20.10.2017 | Naval Research Laboratory

All articles from Interdisciplinary Research >>>

The most recent press releases about innovation >>>

Die letzten 5 Focus-News des innovations-reports im Überblick:

Im Focus: A “cosmic snake” reveals the structure of remote galaxies

The formation of stars in distant galaxies is still largely unexplored. For the first time, astron-omers at the University of Geneva have now been able to closely observe a star system six billion light-years away. In doing so, they are confirming earlier simulations made by the University of Zurich. One special effect is made possible by the multiple reflections of images that run through the cosmos like a snake.

Today, astronomers have a pretty accurate idea of how stars were formed in the recent cosmic past. But do these laws also apply to older galaxies? For around a...

Im Focus: Visual intelligence is not the same as IQ

Just because someone is smart and well-motivated doesn't mean he or she can learn the visual skills needed to excel at tasks like matching fingerprints, interpreting medical X-rays, keeping track of aircraft on radar displays or forensic face matching.

That is the implication of a new study which shows for the first time that there is a broad range of differences in people's visual ability and that these...

Im Focus: Novel Nano-CT device creates high-resolution 3D-X-rays of tiny velvet worm legs

Computer Tomography (CT) is a standard procedure in hospitals, but so far, the technology has not been suitable for imaging extremely small objects. In PNAS, a team from the Technical University of Munich (TUM) describes a Nano-CT device that creates three-dimensional x-ray images at resolutions up to 100 nanometers. The first test application: Together with colleagues from the University of Kassel and Helmholtz-Zentrum Geesthacht the researchers analyzed the locomotory system of a velvet worm.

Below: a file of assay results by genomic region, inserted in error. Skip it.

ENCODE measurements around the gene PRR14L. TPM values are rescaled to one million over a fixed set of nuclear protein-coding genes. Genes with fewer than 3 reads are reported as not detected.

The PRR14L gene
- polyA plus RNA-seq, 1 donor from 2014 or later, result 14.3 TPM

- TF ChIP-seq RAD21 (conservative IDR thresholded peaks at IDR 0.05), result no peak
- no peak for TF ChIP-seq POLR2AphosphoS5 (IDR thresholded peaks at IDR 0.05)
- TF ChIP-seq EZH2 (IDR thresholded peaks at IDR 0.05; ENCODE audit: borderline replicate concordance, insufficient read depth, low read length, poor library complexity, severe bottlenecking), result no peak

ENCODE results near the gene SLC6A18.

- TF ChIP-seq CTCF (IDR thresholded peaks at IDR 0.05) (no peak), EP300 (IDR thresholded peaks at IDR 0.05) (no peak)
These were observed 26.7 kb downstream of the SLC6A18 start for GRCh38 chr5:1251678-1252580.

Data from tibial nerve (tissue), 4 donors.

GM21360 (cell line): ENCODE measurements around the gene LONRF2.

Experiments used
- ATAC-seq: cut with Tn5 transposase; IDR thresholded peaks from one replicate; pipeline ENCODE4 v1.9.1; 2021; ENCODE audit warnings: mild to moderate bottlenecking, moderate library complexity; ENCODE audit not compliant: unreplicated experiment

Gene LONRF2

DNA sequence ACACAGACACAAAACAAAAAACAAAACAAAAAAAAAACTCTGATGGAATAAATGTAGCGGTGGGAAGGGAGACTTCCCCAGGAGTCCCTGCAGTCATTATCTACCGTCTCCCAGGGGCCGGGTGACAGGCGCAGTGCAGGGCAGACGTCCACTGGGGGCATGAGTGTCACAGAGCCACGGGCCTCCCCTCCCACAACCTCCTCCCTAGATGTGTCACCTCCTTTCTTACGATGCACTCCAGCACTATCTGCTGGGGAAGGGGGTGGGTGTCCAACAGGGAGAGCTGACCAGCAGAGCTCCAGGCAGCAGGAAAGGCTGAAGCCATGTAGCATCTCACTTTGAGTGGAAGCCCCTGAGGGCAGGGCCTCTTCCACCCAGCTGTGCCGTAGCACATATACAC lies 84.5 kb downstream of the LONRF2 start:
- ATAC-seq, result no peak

During a CT analysis, the object under investigation is x-rayed and a detector measures the respective amount of radiation absorbed from various angles....

Im Focus: Researchers Develop Data Bus for Quantum Computer

The quantum world is fragile; error correction codes are needed to protect the information stored in a quantum object from the deteriorating effects of noise. Quantum physicists in Innsbruck have developed a protocol to pass quantum information between differently encoded building blocks of a future quantum computer, such as processors and memories. Scientists may use this protocol in the future to build a data bus for quantum computers. The researchers have published their work in the journal Nature Communications.

Future quantum computers will be able to solve problems where conventional computers fail today. We are still far away from any large-scale implementation,...

Im Focus: Wrinkles give heat a jolt in pillared graphene

Rice University researchers test 3-D carbon nanostructures' thermal transport abilities

Pillared graphene would transfer heat better if the theoretical material had a few asymmetric junctions that caused wrinkles, according to Rice University...

All Focus news of the innovation-report >>>

Anzeige

Anzeige

Event News

Ecology Across Borders: International conference brings together 1,500 ecologists

15.11.2017 | Event News

Road into laboratory: Users discuss biaxial fatigue-testing for car and truck wheel

15.11.2017 | Event News

#Berlin5GWeek: The right network for Industry 4.0

30.10.2017 | Event News

 
Latest News

Antarctic landscape insights keep ice loss forecasts on the radar

20.11.2017 | Earth Sciences

Filling the gap: High-latitude volcanic eruptions also have global impact

20.11.2017 | Earth Sciences

Water world

20.11.2017 | Life Sciences

VideoLinks
B2B-VideoLinks
More VideoLinks >>>